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2088

IEEE TRANSACTIONS ON POWER DELIVERY, VOL. 21, NO. 4, OCTOBER 2006

Power Engineering Letters
Prony Analysis Technique for Estimation of the Mean Curve of Lightning Impulses
E. A. Feilat, Senior Member, IEEE
Abstract—This paper presents a novel technique for the determination of the parameters of the lightning impulse. Prony analysis is applied to analytical lightning impulse waveforms with oscillations and/or overshoots to decompose the waveform into its modal components. The mean curve of the lightning impulse is then reconstructed using a double exponential model after removing all high-frequency and damped components from the simulated impulse. Three cases of lightning impulse waveforms were investigated, including standard lightning impulse, lightning impulse with front and peak oscillations, and lightning impulse with overshoot. The simulation results show that the technique is applicable and easy to implement. Index Terms—Digital signal processing, high-voltage testing, lightning impulse, mean curve, Prony analysis, simulation.

Next, a mean curve of the lightning impulse is reconstructed as a sum of only the highest two exponential modes after removing the other high-frequency and exponential modes of the fitting signal. II. PRONY ANALYSIS DECOMPOSITION TECHNIQUE Prony analysis has been shown to be a viable technique to model a linear sum of complex exponential to signals that are uniformly sampled [4]. It gives an optimal fit to the measured signal in the sense of the least-squared error (LSE) technique. samples of the input signal are recorded as Assuming , then is approximated as a linear combination of distinct modes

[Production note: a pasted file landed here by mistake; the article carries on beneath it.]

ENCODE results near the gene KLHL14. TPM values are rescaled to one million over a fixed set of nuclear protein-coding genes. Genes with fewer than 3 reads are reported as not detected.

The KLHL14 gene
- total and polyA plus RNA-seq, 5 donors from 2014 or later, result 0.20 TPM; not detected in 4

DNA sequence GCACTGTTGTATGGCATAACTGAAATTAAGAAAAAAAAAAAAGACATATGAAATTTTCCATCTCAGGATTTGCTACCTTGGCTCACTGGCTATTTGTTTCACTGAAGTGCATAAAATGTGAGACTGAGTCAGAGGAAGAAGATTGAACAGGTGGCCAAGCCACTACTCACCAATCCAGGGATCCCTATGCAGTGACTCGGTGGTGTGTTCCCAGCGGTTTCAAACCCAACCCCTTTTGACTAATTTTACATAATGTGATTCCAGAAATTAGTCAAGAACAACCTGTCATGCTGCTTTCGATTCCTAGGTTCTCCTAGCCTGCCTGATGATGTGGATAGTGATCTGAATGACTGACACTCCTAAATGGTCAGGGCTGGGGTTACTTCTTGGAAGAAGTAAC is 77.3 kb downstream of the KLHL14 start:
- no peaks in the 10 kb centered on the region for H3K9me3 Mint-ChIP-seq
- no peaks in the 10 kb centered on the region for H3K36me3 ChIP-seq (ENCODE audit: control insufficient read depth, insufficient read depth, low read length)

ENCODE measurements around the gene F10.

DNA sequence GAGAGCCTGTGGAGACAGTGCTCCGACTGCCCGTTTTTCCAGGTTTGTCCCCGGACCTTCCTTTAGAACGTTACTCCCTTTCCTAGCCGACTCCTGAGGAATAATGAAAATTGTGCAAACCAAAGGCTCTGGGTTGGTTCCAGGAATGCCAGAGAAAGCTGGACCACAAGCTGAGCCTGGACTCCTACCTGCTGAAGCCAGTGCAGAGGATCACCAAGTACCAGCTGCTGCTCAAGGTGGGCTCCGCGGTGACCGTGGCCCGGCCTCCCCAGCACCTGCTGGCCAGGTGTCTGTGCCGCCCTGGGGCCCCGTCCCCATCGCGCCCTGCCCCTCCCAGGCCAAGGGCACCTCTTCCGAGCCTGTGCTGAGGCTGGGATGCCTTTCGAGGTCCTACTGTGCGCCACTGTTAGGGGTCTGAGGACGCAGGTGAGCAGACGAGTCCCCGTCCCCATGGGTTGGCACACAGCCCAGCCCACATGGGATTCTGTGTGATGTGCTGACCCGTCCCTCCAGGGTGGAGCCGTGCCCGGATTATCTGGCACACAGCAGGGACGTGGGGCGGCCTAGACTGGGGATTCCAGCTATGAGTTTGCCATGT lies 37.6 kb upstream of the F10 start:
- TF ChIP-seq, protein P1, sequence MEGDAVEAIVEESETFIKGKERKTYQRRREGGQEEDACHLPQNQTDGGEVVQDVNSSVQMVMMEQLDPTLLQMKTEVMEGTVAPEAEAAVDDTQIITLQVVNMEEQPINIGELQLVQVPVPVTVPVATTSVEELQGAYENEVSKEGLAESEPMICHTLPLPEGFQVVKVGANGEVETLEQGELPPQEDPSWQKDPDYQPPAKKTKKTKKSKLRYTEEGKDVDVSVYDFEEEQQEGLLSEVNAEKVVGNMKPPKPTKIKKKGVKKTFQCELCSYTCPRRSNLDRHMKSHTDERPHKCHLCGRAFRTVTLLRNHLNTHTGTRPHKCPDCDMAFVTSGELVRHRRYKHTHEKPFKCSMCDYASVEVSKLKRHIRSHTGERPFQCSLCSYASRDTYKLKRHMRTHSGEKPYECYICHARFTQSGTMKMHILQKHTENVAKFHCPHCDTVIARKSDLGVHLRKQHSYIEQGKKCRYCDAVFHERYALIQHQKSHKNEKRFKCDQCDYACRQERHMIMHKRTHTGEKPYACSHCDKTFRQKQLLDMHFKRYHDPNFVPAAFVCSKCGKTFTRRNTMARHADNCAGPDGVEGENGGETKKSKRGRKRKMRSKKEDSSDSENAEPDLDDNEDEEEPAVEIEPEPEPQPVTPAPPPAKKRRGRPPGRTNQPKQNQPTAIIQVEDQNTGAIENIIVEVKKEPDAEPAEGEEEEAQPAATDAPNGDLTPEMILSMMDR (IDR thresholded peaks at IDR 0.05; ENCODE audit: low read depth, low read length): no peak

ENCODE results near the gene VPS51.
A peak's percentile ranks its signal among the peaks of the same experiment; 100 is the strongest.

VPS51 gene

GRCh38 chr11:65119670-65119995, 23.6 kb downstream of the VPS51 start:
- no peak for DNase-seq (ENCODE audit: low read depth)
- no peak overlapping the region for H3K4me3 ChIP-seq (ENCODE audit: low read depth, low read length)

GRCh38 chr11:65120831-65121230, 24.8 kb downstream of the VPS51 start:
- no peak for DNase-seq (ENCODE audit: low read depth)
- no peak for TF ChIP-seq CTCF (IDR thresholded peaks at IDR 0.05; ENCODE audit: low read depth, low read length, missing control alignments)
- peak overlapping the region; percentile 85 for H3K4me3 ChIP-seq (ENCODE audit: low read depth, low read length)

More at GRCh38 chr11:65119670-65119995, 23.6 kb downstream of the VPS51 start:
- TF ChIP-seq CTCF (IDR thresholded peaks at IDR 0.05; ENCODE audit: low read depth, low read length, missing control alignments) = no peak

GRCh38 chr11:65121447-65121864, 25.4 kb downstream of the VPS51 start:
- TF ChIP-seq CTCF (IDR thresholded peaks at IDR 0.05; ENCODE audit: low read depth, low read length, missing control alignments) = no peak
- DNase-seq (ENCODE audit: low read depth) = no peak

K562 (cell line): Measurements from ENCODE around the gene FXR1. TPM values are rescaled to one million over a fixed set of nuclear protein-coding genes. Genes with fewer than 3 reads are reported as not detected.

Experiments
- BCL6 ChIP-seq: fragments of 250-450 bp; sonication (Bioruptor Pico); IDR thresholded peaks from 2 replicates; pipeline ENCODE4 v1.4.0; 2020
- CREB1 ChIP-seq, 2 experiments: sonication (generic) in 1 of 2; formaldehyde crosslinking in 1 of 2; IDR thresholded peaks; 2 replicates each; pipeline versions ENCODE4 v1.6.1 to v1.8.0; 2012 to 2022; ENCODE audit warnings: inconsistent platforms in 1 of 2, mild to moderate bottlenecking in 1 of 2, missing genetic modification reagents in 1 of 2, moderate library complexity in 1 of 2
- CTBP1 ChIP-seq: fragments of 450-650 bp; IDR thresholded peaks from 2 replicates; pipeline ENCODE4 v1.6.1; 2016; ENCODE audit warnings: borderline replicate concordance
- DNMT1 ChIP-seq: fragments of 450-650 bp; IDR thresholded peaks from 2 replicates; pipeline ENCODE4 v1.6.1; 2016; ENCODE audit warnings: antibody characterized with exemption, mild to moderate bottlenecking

I. INTRODUCTION OWER transmission and distribution systems are subjected to overvoltages caused by lightning surges yielding to unequal voltage stress distribution along the insulation and may lead to breakdown of the insulation system. It has therefore become necessary to evaluate the insulation behavior under lightning impulse voltages. The lightning impulse is generally characterized in terms of its peak value, front time , and timeto-half-value . A standard lightning impulse is a full lightning s and s with impulse having % for % for , and % for the peak tolerances of [1]. These parameters can be calculated easily for an value analog or digital recorded smooth lightning impulse. However, when the impulse is superimposed by oscillations or overshoot caused by the inductance of the tested load, then it becomes difficult to estimate these parameters. International standards require that the parameters are to be determined manually from a mean curve that can be obtained graphically by the high-voltage testing operator, or determined mathematically using signal processing techniques applied to digitally recorded data [1]. Several signal processing techniques have been proposed to estimate the mean curve of lightning impulses with oscillations and/or overshoot including wavelets, Kalman filtering, and nonlinear regression-based techniques [2], [3]. In this paper, the Prony analysis decomposition technique has been used for the exact fitting of typical analytical lightning impulses by estimating all modal contents of the light impulse.